A long simmering dispute is coming to a head. New Zealand and the Italian team have announced that they will appeal these new rule changes that are being permitted in the name of safety.
New Zealand's boat can fly just above the surface of the water with both hulls out of the water. When the design rules were set for the America's Cup 72-foot catamarans, the planners didn't anticipate hydrofoils. But New Zealand figured out how to do it within the parameters of the design specifications and they've led the competition.
The other teams have since adopted the wing-like foils on their dagger boards and then added them to their rudders, the ones on the rudders are called elevators.
"And for people to understand what they are, think about the tail of an airplane and think about the two little wings that go out the side," said Stephen Barclay from the CEO America's Cup Event Authority.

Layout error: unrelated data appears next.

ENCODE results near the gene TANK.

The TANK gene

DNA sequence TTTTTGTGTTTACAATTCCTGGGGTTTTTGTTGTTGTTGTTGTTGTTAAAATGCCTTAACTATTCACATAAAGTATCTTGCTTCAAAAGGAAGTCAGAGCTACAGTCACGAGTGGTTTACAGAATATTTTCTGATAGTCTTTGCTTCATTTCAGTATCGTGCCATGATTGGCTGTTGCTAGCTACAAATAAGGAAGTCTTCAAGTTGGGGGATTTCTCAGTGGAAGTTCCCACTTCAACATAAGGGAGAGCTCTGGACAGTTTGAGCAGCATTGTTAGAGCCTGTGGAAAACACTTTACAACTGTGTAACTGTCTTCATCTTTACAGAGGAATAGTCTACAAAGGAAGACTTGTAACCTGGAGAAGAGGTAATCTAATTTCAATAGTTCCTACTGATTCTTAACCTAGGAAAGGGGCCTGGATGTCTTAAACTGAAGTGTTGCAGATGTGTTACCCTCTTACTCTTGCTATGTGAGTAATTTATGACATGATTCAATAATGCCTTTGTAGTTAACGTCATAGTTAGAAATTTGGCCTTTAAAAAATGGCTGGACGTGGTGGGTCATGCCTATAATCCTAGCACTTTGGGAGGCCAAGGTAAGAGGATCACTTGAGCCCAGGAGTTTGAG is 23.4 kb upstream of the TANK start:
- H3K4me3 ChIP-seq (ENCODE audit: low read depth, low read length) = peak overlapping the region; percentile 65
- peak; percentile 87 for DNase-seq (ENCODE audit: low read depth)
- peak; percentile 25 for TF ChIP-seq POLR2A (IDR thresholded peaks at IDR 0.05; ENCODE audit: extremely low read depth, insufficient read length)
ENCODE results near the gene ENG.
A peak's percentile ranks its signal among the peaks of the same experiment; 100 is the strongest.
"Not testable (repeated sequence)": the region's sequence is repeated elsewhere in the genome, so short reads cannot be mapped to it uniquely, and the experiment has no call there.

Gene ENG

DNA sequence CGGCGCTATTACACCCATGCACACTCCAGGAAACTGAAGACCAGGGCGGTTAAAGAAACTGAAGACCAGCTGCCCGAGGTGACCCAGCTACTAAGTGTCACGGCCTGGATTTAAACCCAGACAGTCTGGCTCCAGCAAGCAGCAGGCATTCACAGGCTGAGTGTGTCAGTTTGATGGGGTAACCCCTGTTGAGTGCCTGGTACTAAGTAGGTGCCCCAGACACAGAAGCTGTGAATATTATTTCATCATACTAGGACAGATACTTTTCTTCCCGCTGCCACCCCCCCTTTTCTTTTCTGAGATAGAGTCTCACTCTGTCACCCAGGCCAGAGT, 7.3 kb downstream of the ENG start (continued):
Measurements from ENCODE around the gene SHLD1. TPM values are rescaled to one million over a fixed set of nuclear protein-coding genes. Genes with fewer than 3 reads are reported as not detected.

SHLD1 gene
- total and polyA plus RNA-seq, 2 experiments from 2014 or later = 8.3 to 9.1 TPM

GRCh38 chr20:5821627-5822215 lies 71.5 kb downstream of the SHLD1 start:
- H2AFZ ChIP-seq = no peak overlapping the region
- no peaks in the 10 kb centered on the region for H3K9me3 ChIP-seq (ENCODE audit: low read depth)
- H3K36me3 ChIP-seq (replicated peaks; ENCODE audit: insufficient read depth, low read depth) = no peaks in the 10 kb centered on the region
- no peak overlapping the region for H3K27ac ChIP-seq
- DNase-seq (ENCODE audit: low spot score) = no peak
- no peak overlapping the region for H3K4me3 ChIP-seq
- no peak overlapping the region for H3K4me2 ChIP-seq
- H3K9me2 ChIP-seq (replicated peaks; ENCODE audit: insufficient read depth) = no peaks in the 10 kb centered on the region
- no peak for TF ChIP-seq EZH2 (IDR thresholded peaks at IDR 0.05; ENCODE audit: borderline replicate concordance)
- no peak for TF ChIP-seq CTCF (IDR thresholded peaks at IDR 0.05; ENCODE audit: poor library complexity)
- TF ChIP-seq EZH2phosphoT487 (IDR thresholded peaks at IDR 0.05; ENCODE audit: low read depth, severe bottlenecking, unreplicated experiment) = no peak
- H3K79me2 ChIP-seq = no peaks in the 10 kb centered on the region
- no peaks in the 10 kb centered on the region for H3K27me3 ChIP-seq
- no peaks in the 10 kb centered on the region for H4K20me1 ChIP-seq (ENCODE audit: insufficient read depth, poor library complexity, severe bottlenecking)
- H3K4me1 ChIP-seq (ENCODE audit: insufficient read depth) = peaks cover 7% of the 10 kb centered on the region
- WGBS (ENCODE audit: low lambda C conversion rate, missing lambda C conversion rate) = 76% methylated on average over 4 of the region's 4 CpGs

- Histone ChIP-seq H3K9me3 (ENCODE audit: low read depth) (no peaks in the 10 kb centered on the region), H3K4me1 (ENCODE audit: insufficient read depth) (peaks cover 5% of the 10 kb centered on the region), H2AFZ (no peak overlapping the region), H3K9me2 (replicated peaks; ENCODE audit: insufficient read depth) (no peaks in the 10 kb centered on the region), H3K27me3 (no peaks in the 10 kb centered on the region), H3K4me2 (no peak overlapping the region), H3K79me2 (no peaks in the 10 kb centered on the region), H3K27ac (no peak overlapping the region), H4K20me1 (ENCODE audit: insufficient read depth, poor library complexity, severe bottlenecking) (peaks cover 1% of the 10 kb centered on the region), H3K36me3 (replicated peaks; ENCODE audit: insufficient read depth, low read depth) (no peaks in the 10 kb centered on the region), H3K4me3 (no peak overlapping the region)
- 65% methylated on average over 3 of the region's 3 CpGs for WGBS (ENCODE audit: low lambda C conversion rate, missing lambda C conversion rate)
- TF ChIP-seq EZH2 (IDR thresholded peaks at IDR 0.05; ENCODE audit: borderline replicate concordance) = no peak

Elevators on the rudders have been helping Oracle foil downwind and while they don't fit within the original design specifications, the argument is larger elevators make the boats safer.
"What it means is the bows of the boats don't dip into the water as much," said Barclay.
When the Artemis boat collapsed last May, it was after one of the bows dug into the water as the boat turned downwind. But the Artemis boat didn't have hydrofoils, didn't have elevators on its rudder.
A spokesman for the Italian Luna Rossa team told me the rule changes regarding the size of the elevators has nothing to do with safety and everything to do with helping out the competition. He wouldn't say competitor would benefit, but he did note that Oracle supports the rule changes. The event's CEO told reporters all this is to be expected.
"It's just the process we're in before the competition starts and the teams are elbowing each other for competitive reasons," said Barclay.
Looking at the AC72 class rule, article 42 may be amended at any time by unanimous consent of the teams. What it doesn't say is that it can only be amended by unanimous consent. The Italian team believes that what it says, the regatta chairman says no. There is going to be an international jury that takes up this issue next week, just days before the racing is due to begin.